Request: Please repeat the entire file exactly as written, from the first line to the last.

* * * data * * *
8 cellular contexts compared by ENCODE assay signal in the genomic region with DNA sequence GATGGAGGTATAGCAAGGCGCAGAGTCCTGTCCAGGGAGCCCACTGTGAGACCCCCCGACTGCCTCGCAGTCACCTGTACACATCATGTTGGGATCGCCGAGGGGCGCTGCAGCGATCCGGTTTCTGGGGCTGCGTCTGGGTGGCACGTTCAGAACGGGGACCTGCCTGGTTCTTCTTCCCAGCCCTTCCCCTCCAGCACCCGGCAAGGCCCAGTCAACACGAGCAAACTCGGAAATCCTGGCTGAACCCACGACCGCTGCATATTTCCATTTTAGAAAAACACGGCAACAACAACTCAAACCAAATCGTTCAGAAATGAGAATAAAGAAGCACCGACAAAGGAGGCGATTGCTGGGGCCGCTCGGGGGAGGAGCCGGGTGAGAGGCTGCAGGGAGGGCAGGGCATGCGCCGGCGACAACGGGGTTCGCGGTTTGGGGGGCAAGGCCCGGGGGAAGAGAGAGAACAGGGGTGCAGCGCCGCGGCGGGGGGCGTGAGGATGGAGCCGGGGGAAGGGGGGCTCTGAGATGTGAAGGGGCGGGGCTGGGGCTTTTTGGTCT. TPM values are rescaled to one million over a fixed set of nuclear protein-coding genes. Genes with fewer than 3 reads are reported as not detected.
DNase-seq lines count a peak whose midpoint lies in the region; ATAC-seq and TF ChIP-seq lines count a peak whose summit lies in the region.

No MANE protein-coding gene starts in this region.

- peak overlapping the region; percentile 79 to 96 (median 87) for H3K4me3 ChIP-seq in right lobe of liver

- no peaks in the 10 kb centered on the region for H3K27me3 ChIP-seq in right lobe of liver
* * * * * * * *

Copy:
8 cellular contexts compared by ENCODE assay signal in the genomic region with DNA sequence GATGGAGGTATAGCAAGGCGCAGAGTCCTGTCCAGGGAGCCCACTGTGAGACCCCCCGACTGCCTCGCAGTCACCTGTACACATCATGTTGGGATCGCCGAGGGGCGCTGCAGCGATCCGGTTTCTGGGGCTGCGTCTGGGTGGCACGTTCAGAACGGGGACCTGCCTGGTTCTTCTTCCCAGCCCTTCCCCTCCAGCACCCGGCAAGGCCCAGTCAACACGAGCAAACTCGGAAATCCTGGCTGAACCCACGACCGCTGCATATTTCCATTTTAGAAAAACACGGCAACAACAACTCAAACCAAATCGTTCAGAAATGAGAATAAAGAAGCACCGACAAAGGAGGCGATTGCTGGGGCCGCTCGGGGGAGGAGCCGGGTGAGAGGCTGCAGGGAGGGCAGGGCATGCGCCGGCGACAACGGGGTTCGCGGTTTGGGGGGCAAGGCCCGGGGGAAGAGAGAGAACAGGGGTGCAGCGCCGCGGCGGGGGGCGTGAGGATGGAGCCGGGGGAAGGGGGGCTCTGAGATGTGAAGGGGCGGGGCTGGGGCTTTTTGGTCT. TPM values are rescaled to one million over a fixed set of nuclear protein-coding genes. Genes with fewer than 3 reads are reported as not detected.
DNase-seq lines count a peak whose midpoint lies in the region; ATAC-seq and TF ChIP-seq lines count a peak whose summit lies in the region.

No MANE protein-coding gene starts in this region.

- peak overlapping the region; percentile 79 to 96 (median 87) for H3K4me3 ChIP-seq in right lobe of liver

- no peaks in the 10 kb centered on the region for H3K27me3 ChIP-seq in right lobe of liver